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Old Guitars and the Local Musicians Who Love Them - Boyd Bristow

1969 Les Paul Custom
Boyd Bristow with his 1969 Les Paul Custom

Boyd Bristow has been a mainstay in South Dakota's music scene since the 1960s. He's been part of numerous bands, including Blueberry Buckle, R&B Supply, and others. He's been playing his favorite electric guitar, a Gibson Les Paul Custom that he bought new in 1969, for more than 50 years. SDPB spoke with Bristow about that guitar and several others he owns and plays regularly.

Boyd Bristow: I was living in Sioux City in 1969 and a lot of my friends had Les Pauls and they had Les Paul Deluxe guitars. That's what I wanted but they didn't have any in Sioux City at the time, so we went down to Omaha and found that they had some Les Pauls there. They had no Deluxes. They just had this one. And, of course, this was the most expensive one but I decided I’d better have it. So I bought this in early 1969 when it was brand new and it's been mostly the guitar that I've played most of my life… when I was gigging full time. And even after that, playing part-time for the last 50-some years. It has a lot of… they call this “characteristic wear” on it. One part of the top oftentimes wears off because your arm is there. There's a place where your belt buckle hits the guitar and so that wears off eventually. And the neck is supposed to be black, like the rest of the guitar, but when you play it a lot that finish wears away. It's kind of funny… I walked into Sioux Falls Music a few years ago and hanging on the wall, just as you came inside the door, was a guitar that looked exactly like this. It had the same wear patterns. The neck was worn. Not this bad, but it was worn, and it was a brand-new knockoff Les Paul guitar that they made to look like this. And I thought, ‘I want mine to look new,’ and they… well, anyway.

SDPB: You must have played other electric guitars. Why this one?

Boyd Bristow: This guitar did go out of commission for a while. I had problems with it and I switched to playing Fenders. I played a Telecaster Fender when we lived in Nashville. I mean, well, it’s Nashville. Telecasters are great guitars so I used my Telecaster for a couple years. Then I switched over to a Fender Stratocaster because this guitar (the Gibson Les Paul) wasn't working right. Anyway, I finally got this guitar working again. Hopefully I'll never go back because it plays so good.

SDPB: How do you mean?

Boyd Bristow: One of the things that I judge a guitar by is how the high ‘E’ on the smallest string sounds. It just rings out on this guitar. It doesn't go ‘plink,’ you know? And so that's one of the things that just feels right. And you can get all different kinds of tones out of it if you learn how to operate the tone controls and the volume controls. As you reduce the volume, it gets darker in sound. At regular volume it’s much brighter. It does a lot of different things and it's been with me now for over 50 years.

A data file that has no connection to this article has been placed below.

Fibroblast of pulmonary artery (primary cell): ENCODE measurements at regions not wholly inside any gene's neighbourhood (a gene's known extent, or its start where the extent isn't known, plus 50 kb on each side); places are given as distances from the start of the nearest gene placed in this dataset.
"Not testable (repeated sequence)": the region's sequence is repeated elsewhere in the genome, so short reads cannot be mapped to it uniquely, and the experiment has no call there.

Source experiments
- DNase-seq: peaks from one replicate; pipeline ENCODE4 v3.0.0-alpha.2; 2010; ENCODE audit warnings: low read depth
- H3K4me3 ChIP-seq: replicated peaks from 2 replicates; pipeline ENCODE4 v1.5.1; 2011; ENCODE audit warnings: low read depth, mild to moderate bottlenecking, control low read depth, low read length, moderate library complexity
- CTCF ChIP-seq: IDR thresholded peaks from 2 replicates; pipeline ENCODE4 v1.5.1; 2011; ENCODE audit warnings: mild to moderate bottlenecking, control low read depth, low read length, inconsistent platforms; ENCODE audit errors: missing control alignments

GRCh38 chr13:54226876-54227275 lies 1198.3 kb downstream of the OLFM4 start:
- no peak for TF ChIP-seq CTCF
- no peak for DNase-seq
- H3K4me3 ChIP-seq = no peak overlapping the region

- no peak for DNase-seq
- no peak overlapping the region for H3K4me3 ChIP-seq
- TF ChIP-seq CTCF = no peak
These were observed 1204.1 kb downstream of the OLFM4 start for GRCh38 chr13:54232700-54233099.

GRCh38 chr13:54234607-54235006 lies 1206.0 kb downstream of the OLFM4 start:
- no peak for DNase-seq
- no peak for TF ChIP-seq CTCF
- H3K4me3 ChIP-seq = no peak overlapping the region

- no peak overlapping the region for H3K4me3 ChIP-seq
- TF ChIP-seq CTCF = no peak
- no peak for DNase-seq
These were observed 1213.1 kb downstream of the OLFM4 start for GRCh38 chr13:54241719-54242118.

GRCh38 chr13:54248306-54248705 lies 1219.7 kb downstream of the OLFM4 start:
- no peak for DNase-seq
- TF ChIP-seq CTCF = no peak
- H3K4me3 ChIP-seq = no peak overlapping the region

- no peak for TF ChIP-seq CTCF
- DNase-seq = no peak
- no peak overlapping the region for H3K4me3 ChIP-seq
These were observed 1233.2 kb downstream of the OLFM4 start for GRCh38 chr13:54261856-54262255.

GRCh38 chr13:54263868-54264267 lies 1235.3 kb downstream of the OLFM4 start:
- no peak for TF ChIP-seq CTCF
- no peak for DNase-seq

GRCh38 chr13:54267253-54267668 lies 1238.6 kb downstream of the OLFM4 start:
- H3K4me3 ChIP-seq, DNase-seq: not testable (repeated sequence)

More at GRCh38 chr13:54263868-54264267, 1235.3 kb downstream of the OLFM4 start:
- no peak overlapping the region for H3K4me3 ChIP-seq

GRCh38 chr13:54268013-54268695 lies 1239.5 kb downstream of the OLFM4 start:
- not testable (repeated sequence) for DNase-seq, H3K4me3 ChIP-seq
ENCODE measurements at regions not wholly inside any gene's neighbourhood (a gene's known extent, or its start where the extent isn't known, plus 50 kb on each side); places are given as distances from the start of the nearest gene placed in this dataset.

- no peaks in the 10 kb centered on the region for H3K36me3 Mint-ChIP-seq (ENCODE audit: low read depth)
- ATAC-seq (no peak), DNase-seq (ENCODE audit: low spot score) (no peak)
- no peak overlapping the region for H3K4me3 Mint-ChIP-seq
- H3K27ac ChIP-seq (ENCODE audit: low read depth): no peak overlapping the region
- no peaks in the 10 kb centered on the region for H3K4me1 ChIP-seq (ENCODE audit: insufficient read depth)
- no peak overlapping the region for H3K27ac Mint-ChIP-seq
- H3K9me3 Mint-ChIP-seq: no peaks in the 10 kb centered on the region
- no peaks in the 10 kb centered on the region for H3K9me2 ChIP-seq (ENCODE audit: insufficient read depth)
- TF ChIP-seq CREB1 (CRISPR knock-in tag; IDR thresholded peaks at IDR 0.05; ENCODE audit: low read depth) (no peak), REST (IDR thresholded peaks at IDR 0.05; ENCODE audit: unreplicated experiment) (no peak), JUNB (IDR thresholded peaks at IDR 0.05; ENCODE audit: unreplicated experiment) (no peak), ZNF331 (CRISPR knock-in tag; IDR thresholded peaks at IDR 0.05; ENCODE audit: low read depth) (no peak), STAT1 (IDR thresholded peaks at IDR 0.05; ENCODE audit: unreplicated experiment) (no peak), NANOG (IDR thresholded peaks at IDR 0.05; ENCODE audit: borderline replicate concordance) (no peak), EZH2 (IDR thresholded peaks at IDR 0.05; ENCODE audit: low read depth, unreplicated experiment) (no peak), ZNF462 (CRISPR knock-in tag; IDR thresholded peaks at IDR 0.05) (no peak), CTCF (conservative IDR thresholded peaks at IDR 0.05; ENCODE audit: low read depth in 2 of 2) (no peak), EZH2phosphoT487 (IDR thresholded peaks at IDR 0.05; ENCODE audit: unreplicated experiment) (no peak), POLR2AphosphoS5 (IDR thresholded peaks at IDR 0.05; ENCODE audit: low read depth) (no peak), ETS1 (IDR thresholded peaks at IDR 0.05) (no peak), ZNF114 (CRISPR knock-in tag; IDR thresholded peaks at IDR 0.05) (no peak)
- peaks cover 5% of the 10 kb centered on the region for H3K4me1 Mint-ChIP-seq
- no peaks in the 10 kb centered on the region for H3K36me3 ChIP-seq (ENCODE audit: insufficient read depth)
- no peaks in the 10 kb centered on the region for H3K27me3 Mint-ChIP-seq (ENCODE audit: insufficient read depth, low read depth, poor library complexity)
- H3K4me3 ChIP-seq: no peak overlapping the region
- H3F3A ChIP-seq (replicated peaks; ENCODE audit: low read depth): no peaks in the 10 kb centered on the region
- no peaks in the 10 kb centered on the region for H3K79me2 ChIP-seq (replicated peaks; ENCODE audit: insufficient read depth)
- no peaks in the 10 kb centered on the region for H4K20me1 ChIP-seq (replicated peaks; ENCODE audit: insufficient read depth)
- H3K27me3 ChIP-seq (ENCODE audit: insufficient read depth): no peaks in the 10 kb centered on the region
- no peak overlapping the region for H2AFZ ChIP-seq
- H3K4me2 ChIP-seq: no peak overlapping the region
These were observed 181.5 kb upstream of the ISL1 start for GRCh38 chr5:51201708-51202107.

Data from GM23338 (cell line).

SDPB: Do you think that older necessarily means better? In terms of sound, at least?

Boyd Bristow: A lot is said about (the sound of) vintage guitars and that may actually hold a little bit more true with box guitars - acoustic guitars - than with electric guitars. They are making guitars now that are, perhaps, more precisely made. They're just as good as these old guitars… probably. But on the other hand, if you went shopping for a new guitar, and let's say you could try five different brand-new Les Paul Customs, chances are they all would feel different. I don't know how much different they would sound but they would feel different. One of the five, all of a sudden… it's just like magic. And I don't know why that is.

SDPB: What materials were used to make your Les Paul Custom?

Boyd Bristow: Well, this is a solid mahogany body. Then they used a couple layers of maple on the top. Carved maple that they glue to the mahogany. It's got an ebony fingerboard. Ebony wood. And that's it. That's the only materials that you use. Mahogany and ebony and maple. And it weighs nine pounds. This is one thing about a Les Paul. I’ve read that they’ve made Les Pauls as heavy as 14 pounds. That gets to be really heavy after playing it for an hour or more. Fenders oftentimes weigh in at about seven pounds, so they're a little bit lighter. But this is a nine-pound hammer right here.

SDPB: I’ve heard some players describe Les Paul style guitars as being ‘hot.’ Like, you have to basically make adjustments to keep them from sounding loud or fuzzy?

Boyd Bristow: Well, it would depend. The reason they're hot, like say compared to a regular (Fender) Stratocaster or a Telecaster, are these humbucker pickups. They were invented to reduce the amount of hum that you get from interference in the room. And they are louder pickups. They put more signal through your guitar than a single coil pickup, which is what you usually have when you have on a standard Fender guitar - and many other guitars. All guitars were single coil pickups, even Gibson's, until they invented these humbucker pickups. And they were loud. They hit the amp circuitry harder than a Fender would. And that can be good because, I mean, most all electric players these days want to have a little bit of distortion in their sound, you know? I don't think it really makes much difference in use because you can always make a single coil pickup as hot as you want by what amp you're using and any pedals you're feeding it through. Now Gibson is making Les Pauls that… you can push the control down and that switches the pickup to a single coil sound. Pull it back up and then you get your humbuckers again.